Posted by on Jun 12, 2013 in Blogs | 0 comments

Life as a third year isn’t so bad right now. We had our first pediatrics lab with Dr. Allison, and since the majority of the class is made up of females, there was a huge estrogen-driven chorus of  “aww”  every few minutes. We watched videos of how to perform eye exams for infants, toddlers and pre-school children. Each lab, ICO faculty members volunteer to bring their young children to be our practice patients. You’d imagine that these kids would feel shy, or be intimidated by the vast number of students that take turns to talk to them, and make them focus on things to practice our techniques. You might think that that some would cry, or throw tantrums, but none of that happened. For my lab, Dr. Polanekbrought in her son Paxton and her daughter Payton.

Here is little Paxton, looking at the OKN drum until he pretty much got tired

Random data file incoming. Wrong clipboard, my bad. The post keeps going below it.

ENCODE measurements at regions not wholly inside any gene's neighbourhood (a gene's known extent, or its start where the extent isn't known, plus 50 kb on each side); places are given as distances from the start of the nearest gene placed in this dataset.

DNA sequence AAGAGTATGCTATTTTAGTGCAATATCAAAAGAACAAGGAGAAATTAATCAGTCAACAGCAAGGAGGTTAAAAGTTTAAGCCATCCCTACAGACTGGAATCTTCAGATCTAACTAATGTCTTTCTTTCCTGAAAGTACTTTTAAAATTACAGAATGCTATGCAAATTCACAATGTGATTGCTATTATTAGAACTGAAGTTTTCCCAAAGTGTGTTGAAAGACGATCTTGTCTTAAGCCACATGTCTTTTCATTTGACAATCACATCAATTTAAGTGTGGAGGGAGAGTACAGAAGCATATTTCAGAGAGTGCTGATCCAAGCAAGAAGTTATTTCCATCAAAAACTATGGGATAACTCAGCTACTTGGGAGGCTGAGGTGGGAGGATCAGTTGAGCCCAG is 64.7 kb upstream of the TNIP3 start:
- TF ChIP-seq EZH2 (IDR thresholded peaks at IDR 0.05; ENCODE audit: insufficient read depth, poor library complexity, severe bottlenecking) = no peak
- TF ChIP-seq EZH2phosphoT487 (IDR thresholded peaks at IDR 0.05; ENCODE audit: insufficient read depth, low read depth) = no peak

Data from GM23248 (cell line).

Paxton looking at the OKN drum

We use these cards to get an estimate of his visual acuity. Kids tend to look towards the striped side if they can see it.

We use these Teller cards to get an estimate of visual acuity. Kids tend to look towards the striped side if they can see it.

CYMERA_20130531_002119

Milana uses the Burton lamp with Paxton. 

Other labs had Dr. Allen bring in her daughter, and Dr. Pang bringing in her twin boys. We can try to practice on each other and have our partner try to do tests while we pretend to be a child, but having actual child participants really reminds of what we’re here for, and why we want to learn the material taught to us.

Dr. Pang and her twin boys. Photo credit goes to Susan Williams.

Dr. Pang and her twins. Photo by Susan Williams.

CYMERA_20130531_150342

Susan using skiascopy bars and her retinoscope to get an estimate of his prescription.

I must say, and many would agree with me on this one,  child development lab is one of my favorite labs in my entire career at ICO. I can’t imagine it getting better than this. Our patients are adorable, and our creative collaborative efforts to keep the attention of children makes it even more interesting. I can’t wait to find out who our little helper will be in the next lab!